So, this morning’s dream was relayed to me about an hour ago by my good friend Egg, who told me a convoluted and dynamic tale of money, bullying and protection with the excellent detail of me stuffing Pierre Cardin shirts into his bag. To avoid the evil school-type bully, David Bailey, he lied, said they were a duvet. See, even in other people’s dreams I have good fashion taste.

Yesterday’s two dreams come via Mrs P who dreamed she was being mauled by foxes. Disturbed, but understandable if you live in a green London suburb. London is full of foxes. I am thinking of starting a campaign to bring back hunting on horseback with hounds, but in cities, where they are needed. The third dream was also relayed to me by Mrs P whose brother dreamed the very same night that he was being mauled by puffins. As she told me this in a London street, her face lit up and we fell about laughing. That’s the fraternal difference showing through: the clever urban predator versus the swimming, tunneling seabird. As for the mauling, bite marks, beak marks, you pays your money, you takes your choice. Except, we don’t choose our dreams, do we? If we could pay to have dreams we wanted to have, someone would make a fortune. In that uncontrolled space, dreams choose us, they find us to show us things about ourselves which sometimes leave us confused, sometimes enlightened, and sometimes most marvellously amused.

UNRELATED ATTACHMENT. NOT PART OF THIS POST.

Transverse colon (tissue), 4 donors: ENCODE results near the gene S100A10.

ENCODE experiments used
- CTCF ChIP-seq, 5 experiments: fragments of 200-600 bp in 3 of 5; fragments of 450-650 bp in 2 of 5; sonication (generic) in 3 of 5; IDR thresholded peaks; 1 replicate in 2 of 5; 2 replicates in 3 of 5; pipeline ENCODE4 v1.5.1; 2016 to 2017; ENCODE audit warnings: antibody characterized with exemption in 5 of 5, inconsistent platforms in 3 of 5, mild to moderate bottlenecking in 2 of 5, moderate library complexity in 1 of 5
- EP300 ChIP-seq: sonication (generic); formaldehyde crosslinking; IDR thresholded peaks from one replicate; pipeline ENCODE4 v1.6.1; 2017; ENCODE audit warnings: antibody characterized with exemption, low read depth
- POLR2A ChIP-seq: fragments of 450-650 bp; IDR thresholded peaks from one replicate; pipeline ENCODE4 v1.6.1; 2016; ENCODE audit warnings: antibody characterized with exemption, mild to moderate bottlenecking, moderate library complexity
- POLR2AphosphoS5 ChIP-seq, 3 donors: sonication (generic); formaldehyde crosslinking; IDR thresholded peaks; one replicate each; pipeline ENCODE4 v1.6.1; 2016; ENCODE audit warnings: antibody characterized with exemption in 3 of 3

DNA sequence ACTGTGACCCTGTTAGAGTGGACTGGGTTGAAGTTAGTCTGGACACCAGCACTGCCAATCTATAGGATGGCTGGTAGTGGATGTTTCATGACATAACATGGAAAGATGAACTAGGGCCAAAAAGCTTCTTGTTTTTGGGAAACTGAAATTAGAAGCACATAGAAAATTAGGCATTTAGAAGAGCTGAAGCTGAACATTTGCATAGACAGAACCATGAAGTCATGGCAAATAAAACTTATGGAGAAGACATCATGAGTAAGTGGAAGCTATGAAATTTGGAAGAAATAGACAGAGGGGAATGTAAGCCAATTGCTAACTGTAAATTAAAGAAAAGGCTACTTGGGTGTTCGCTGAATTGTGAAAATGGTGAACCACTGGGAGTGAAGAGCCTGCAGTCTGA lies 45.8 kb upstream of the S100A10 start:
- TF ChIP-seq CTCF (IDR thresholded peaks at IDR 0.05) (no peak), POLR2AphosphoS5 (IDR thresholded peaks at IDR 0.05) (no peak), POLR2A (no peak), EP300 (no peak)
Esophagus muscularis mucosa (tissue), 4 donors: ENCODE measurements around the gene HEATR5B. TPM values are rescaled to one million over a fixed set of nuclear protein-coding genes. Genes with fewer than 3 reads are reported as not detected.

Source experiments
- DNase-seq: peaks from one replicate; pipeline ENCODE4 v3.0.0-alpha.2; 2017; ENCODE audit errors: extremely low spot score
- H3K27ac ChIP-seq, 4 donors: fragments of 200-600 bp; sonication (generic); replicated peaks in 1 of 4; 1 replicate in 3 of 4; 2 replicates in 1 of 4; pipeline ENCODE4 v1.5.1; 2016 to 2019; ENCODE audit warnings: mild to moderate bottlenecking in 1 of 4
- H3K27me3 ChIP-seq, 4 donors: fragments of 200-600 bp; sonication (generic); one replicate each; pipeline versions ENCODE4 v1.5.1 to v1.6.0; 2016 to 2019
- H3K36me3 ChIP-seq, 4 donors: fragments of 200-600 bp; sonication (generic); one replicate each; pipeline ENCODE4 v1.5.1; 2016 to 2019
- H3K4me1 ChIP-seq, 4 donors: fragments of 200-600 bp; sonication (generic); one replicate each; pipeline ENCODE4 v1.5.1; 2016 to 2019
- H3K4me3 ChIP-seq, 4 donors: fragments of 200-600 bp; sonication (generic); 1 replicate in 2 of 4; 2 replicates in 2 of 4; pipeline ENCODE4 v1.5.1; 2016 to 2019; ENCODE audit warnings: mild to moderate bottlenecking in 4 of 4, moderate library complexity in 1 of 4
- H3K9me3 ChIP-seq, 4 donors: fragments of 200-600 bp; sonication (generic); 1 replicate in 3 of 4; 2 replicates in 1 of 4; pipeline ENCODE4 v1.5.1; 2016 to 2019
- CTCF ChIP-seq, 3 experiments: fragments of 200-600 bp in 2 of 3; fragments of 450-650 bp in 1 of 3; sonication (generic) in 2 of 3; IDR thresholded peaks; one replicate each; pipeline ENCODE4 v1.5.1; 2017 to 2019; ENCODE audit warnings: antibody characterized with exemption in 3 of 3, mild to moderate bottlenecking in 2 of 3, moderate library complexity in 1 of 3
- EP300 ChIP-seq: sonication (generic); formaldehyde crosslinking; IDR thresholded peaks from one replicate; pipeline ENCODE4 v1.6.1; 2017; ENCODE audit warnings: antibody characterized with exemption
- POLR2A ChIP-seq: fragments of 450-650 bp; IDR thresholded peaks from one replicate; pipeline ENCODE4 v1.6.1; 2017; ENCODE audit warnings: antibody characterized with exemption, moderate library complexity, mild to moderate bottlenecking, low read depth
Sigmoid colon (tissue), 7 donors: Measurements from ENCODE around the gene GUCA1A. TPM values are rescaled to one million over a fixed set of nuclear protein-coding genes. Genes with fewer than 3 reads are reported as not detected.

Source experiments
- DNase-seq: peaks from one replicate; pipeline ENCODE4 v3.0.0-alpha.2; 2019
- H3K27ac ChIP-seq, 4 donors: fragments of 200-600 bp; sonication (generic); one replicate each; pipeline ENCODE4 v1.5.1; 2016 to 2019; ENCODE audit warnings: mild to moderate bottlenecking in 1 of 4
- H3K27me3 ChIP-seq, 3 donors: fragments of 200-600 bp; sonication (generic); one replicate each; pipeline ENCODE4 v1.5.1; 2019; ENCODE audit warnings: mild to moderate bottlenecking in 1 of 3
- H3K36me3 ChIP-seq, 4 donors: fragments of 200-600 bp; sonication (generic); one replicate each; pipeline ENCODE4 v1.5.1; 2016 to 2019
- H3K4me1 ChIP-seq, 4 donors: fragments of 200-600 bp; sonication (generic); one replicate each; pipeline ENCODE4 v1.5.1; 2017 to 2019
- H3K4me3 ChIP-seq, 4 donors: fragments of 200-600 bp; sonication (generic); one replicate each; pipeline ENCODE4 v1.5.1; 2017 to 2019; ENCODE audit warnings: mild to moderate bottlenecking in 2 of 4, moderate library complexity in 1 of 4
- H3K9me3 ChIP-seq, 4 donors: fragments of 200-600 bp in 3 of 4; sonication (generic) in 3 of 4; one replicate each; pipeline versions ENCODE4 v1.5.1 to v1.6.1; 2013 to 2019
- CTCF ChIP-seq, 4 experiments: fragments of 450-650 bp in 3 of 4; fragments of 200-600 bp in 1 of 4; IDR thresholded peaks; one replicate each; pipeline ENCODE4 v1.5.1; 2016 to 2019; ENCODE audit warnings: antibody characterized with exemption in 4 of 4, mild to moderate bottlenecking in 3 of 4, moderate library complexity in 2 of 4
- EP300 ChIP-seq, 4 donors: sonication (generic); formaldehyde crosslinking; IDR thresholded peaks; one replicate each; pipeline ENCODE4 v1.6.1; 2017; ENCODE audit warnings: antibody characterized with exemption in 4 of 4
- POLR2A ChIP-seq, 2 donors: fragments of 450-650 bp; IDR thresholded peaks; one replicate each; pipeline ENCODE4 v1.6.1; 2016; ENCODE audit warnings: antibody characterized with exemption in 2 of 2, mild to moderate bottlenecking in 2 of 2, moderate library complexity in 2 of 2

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This thing has 4 Comments

  1. Laurie